The first time I heard about the Japanese croquette (コロッケ, korokke) was through Cooking Mama, when it was released for the Nintendo DS in September 2006. The game showed us how the croquette was made, and how simple it was.
Fastforward to February 2015! Mitsuwa was having a Customer Appreciation Event, selling a variety of popular Japanese street foods, seafood, and sweets. A relative posted the two photos below on Facebook, which made my sister and I drive down to San Jose to check it out!
We got to the market at ~5pm and noticed most of the food was selling out for the day. They still had a few croquettes, and we got a king crab croquette ($6 USD) to share. It was my first time having a legit Japanese croquette, and this one was as big as my hand!
The croquette was lightly fried, soft, moist, and delicious! We wanted more, but we were full because we also had dessert from Matcha Love (also inside Mitsuwa).
Ajimi did some digging into korokke’s history:
Its history in Japan is not very precise. At first thought we conjectured that it may have been introduced along with tempura by the Portuguese in the mid 16th century. But it doesn’t appear to have been.
Most online sources put its introduction to Japan in the Meiji era (1869-1912). Apparently a recipe for korokke appears in an 1895 cookbook. Takaoka, a city in Gifu prefecture is making a bit of a claim as the place where where Japanese korokke started. There’s a local chain there promoting Takaoka korokke and they have a winter festival at their main temple where one of the featured foods is the daibutsu korokke (the big Buddha korokke). According to the Takaoka Korokke (the chain restaurant) business website there is a reference in a newspaper dated 1900 of a western-style restaurant selling korokke – on the second floor to be exact. It makes a bit of sense as Takaoka was an important port during the early industrialization of Japan. Seems like things western could have been easily introduced there.
Moving into the Taisho era, there was a novelty hit called “The Song of the Korokke” in 1917. The song’s popularity led to a popularity of consumption. This hit simultaneously with the introduction and popularization of kare risu and other things from beyond Japan’s borders.
Like many humble foods, there is an essence of the sublime in these mashed potato fritters. The Japanese stye can be perfectly simple or enhanced with either shrimp, crab or meat – often served with a squeeze of Bulldog Sauce, the sweet thick soy variation favored with fried foods. A personal favorite is korroke pan – your basic bun with a couple of korroke in it. We love our potatoes and bread.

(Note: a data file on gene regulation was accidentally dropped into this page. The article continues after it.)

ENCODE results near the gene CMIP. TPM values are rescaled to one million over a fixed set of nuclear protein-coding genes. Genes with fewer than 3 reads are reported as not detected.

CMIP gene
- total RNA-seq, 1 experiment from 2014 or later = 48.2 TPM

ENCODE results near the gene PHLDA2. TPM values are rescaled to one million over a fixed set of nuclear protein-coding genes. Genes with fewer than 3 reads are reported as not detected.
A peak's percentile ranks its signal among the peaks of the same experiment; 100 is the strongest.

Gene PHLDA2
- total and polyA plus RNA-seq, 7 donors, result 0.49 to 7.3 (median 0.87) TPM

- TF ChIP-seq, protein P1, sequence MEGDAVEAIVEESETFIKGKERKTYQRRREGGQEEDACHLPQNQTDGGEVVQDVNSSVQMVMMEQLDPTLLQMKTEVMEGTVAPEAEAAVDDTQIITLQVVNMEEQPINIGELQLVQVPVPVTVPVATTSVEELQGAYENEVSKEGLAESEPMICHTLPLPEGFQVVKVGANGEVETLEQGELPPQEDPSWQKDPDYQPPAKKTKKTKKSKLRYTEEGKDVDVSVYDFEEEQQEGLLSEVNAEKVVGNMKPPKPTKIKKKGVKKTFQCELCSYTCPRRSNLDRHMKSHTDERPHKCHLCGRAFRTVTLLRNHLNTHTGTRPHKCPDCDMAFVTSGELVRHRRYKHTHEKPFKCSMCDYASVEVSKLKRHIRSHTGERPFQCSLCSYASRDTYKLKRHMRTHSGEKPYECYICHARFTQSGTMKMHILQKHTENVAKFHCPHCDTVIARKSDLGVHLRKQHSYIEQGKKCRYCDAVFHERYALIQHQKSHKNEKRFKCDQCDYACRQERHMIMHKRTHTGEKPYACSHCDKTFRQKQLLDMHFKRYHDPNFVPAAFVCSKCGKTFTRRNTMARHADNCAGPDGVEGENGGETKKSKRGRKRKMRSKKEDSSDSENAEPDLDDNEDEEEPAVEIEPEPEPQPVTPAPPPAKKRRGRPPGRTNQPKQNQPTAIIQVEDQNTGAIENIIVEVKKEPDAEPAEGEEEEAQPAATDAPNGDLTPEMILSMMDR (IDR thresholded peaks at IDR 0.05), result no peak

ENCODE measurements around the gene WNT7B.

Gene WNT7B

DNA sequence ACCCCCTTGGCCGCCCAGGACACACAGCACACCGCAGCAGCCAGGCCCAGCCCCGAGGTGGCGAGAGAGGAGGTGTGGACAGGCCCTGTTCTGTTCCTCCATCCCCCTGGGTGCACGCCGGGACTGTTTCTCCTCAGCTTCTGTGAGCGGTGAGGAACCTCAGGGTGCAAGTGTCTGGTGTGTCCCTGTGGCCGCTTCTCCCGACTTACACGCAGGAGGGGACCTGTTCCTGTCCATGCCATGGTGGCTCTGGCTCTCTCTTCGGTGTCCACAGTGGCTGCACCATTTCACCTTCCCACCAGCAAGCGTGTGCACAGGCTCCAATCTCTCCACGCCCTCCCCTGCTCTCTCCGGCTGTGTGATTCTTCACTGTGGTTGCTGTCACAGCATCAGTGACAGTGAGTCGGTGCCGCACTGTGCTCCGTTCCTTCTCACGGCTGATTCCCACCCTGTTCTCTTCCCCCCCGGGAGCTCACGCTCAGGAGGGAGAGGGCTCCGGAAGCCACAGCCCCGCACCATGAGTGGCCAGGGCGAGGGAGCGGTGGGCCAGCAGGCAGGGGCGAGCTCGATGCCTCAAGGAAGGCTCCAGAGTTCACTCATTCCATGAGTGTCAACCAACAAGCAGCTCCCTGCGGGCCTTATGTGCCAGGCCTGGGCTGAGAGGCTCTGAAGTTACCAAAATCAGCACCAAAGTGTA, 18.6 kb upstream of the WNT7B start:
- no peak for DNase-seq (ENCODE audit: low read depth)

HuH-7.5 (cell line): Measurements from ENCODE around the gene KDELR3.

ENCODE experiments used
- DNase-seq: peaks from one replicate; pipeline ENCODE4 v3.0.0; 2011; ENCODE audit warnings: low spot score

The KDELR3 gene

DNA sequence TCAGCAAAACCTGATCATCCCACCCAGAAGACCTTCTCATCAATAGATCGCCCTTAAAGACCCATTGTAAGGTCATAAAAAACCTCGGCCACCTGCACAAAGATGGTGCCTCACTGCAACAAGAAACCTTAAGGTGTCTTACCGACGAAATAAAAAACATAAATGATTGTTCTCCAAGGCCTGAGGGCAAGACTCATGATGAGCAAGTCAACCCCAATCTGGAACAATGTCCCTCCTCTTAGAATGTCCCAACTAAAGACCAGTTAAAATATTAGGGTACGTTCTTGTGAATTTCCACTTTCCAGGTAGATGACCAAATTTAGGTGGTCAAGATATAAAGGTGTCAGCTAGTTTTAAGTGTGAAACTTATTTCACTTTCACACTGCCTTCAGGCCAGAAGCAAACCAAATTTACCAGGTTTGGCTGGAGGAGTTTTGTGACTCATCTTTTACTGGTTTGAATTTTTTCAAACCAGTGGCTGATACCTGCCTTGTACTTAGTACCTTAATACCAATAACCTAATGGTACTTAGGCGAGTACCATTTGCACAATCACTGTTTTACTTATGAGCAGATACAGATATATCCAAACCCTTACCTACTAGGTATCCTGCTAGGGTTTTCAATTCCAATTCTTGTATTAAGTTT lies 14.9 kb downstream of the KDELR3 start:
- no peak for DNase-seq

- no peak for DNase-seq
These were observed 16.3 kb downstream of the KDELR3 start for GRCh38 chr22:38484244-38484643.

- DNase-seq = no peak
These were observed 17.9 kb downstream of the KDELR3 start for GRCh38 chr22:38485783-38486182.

Korokke can be found everywhere in Japan, as noted by Japanese Cooking 101:
Korokke is found at many stores in Japan like hot delis inside supermarkets, bento shops, convenience stores, etc. But the best place to buy Korokke is butcher shops. They usually have a small deep-frying set-up in the corner of a shop and sell it as they fry. Some freshly made Korokke from butcher shops may surpass home- cooking. Their Korokke is just so good! I don’t know but there might be some kind of secret ingredients that butchers don’t tell us. Early evenings is the busiest time for such shops for dinner shoppers and hungry middle or high schoolers seeking filling snacks.
Wikipedia also has some info on how croquette is served and eaten in Japan:
A relative of the croquette, known as korokke ( コロッケ ) is a very popular fried food, widely available in supermarkets and butcher shops, as well as from specialty korokke shops. Generally patty-shaped, it is mainly made of potatoes with some other ingredients such as vegetables (e.g. onions and carrots) and maybe less than 5% meat (e.g. pork or beef). It is often served with tonkatsu (とんかつ) sauce. Cylinder-shaped korokke are also served, which more closely resemble the French version, where seafood (prawns or crab meat) or chicken in white sauce (ragout) is cooled down to make it harden before the croquette is breaded and deep-fried. When it is served hot, the inside melts. This version is called “cream korokke” to distinguish it from the potato-based variety. It is often served with no sauce or tomato sauce. Unlike its French cousin, croquettes made mainly of meat are not called korokke in Japan. They are called menchi katsu (メンチカツ), short for minced meat cutlets.